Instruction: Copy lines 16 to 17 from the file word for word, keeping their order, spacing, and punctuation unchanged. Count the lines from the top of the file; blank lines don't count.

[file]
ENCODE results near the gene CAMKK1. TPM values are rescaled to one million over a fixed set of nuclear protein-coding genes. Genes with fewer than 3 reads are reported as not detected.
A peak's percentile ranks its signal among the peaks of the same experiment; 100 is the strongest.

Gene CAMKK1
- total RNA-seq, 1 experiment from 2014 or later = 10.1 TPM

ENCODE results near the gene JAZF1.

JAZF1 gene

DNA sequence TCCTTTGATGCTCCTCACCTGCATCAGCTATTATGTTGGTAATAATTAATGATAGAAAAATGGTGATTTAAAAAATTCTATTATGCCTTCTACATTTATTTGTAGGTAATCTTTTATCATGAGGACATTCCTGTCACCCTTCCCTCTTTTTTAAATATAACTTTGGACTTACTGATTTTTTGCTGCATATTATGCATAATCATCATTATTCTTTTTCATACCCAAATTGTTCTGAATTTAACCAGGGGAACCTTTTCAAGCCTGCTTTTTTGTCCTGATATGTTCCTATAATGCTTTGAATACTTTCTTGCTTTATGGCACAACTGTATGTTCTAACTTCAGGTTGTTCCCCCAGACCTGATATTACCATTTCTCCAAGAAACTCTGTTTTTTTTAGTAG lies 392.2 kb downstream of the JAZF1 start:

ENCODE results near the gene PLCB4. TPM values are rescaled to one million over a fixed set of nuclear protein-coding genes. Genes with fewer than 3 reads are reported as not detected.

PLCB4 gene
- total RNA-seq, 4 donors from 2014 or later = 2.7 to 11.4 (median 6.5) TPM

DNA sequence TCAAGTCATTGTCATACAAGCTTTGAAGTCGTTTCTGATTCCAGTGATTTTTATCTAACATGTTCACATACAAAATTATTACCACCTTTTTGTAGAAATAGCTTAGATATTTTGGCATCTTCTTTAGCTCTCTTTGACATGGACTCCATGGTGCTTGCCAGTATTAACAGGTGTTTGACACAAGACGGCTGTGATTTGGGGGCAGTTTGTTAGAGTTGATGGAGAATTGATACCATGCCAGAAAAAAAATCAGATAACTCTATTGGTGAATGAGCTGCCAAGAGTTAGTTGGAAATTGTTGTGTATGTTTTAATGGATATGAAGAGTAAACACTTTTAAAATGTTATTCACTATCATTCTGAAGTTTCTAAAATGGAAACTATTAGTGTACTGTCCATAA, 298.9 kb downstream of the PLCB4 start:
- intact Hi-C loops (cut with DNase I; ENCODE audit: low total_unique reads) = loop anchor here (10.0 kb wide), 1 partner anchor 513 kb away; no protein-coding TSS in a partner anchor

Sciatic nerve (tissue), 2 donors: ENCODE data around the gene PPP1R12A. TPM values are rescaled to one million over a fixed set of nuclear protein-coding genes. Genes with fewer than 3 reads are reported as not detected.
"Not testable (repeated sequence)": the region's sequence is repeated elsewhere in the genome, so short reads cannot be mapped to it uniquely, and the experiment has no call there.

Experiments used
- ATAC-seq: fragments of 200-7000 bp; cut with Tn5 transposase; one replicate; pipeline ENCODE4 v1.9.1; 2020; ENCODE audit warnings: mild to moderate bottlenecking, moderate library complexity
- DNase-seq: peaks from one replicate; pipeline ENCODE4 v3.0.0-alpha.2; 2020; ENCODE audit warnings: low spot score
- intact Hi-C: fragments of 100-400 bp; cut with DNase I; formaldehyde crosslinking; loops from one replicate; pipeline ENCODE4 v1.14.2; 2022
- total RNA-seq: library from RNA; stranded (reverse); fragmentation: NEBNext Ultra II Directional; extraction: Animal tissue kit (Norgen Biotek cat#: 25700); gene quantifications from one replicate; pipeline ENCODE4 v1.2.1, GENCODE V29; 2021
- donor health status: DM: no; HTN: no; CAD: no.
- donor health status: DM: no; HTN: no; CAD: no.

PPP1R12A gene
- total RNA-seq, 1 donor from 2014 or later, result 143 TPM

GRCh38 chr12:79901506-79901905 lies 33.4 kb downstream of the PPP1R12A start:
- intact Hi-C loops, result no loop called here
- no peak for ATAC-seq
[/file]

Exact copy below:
- ATAC-seq: fragments of 200-7000 bp; cut with Tn5 transposase; one replicate; pipeline ENCODE4 v1.9.1; 2020; ENCODE audit warnings: mild to moderate bottlenecking, moderate library complexity
- DNase-seq: peaks from one replicate; pipeline ENCODE4 v3.0.0-alpha.2; 2020; ENCODE audit warnings: low spot score